- Limited operating domain/conditions: solutions are designed for normal conditions, if inclement weather, low visibility, or construction zones are encountered, simply disengage and hand back to driver.
Despite these limitations, L2 systems play an important role in delivering safety today, but their fundamental design point around assuming an attentive human backup driver makes it very difficult to evolve these systems to attention-free L4 driving.
Traditional Approaches to Automotive Computer Vision
Vendors use a wide range of computer vision algorithms to provide the visual perception and understanding required for driving. Multiple algorithms are used together to form a perception pipeline, with the goal of detecting surfaces (road, curbs, barriers), actors (vehicles, humans), and semantic information (signs, lane markers) in a scene. Once detected, other algorithms are used to estimate distance, velocity, and motion direction of important actors and obstacles in the scene:
For example, a popular L2 ADAS solution is to use a single mono camera coupled with object detection to understand the scene. Once key actors are identified, pictorial depth estimation and multi-frame tracking are used to estimate distance, velocity, and motion.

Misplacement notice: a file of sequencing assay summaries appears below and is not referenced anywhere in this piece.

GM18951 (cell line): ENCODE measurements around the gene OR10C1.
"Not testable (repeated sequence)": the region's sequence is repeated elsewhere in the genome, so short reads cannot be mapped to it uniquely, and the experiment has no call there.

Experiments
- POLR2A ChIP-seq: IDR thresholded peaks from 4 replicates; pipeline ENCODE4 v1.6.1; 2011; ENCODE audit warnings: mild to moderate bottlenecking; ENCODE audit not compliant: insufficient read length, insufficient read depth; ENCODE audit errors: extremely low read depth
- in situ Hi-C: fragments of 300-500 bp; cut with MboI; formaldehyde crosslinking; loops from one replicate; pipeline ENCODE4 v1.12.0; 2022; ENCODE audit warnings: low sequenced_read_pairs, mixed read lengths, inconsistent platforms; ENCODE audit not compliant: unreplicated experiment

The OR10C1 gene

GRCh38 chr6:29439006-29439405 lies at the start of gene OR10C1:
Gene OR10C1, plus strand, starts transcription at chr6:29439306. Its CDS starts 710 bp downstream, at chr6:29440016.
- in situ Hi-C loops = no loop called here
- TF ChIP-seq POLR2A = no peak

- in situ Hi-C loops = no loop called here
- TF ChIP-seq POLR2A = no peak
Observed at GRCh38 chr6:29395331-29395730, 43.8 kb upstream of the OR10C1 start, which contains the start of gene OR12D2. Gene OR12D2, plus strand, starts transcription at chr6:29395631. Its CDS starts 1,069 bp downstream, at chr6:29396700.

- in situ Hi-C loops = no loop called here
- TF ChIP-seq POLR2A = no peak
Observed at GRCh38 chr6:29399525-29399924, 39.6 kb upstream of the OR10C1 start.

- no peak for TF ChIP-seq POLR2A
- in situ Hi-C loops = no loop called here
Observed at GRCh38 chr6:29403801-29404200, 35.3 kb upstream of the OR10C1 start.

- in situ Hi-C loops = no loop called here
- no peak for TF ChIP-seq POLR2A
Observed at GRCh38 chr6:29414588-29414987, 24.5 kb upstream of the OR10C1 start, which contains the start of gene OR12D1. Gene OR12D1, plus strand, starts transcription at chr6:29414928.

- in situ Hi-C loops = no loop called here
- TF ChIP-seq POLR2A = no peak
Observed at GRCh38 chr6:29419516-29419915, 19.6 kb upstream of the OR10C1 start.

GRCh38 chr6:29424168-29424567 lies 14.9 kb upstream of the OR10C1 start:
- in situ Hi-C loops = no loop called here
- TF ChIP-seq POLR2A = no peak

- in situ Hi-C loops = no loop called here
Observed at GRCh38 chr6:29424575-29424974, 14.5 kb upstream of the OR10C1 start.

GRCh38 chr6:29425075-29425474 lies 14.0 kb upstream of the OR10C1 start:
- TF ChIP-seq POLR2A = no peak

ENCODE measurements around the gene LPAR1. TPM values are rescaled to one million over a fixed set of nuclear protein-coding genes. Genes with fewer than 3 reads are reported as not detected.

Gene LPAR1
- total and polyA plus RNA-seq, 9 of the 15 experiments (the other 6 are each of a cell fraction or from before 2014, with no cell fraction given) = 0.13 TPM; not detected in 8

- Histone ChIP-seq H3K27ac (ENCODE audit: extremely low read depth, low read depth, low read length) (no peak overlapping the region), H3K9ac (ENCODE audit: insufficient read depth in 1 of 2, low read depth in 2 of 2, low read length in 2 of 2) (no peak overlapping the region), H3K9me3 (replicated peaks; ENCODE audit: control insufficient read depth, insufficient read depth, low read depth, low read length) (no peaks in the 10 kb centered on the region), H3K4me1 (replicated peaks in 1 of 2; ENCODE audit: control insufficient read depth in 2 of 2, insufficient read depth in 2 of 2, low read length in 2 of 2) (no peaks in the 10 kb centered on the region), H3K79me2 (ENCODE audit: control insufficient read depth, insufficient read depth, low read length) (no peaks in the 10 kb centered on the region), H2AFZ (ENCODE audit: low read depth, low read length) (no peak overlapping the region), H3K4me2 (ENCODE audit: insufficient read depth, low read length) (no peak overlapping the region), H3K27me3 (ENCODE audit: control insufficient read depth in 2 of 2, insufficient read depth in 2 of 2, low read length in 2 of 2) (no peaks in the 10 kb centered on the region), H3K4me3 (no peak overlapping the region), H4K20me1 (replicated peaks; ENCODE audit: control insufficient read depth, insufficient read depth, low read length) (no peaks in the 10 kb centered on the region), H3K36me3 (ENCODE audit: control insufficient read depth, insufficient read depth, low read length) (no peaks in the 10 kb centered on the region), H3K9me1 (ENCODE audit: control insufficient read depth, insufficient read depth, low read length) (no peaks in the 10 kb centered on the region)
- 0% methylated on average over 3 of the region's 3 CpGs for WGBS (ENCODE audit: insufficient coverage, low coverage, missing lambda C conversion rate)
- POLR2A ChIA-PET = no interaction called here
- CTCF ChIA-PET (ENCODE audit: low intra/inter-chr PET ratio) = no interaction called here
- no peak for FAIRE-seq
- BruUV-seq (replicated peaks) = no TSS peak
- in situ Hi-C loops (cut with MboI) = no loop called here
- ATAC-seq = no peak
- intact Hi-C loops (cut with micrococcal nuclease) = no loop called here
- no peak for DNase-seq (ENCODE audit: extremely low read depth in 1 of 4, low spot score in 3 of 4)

To identify the key actors, either simple outline detection, or more recently image-based AI is used to detect objects and determine their classification, such as car, van, semi-truck, motorcycle, bike, etc. Once the type of object was identified, the computer reasons about its probable size, for example a typical passenger car might be ~1.9m wide. Once this probable size is estimated, the computer can then count the # of pixels in its image sensor, and do basic geometry using the “seen” size and the “inferred” size to calculate an estimated distance from you (the ego vehicle) to the obstacle. While this distance estimation process (as seen in steps 1 to 3 in the diagram above) can be completed using a single camera image, it is also necessary to track how the obstacle is moving over time compared to the ego vehicle in order to inform driving decisions.
To determine motion, the computer then compares images over a period of time, the first step being to again use image recognition to identify the same object in both images. Once the object is found in both images, distance measurements can be compared to see how far the vehicle has traveled in that elapsed time, allowing the calculation of velocity. But in addition to velocity, it’s important to also understand motion direction, or motion vector as it’s often called. For this one can observe both how the object moves within the frame in terms of location, as well as how the object expands, a set of techniques referred to as Optical Flow. These algorithms allow the estimation of velocity and motion direction in all three dimensions.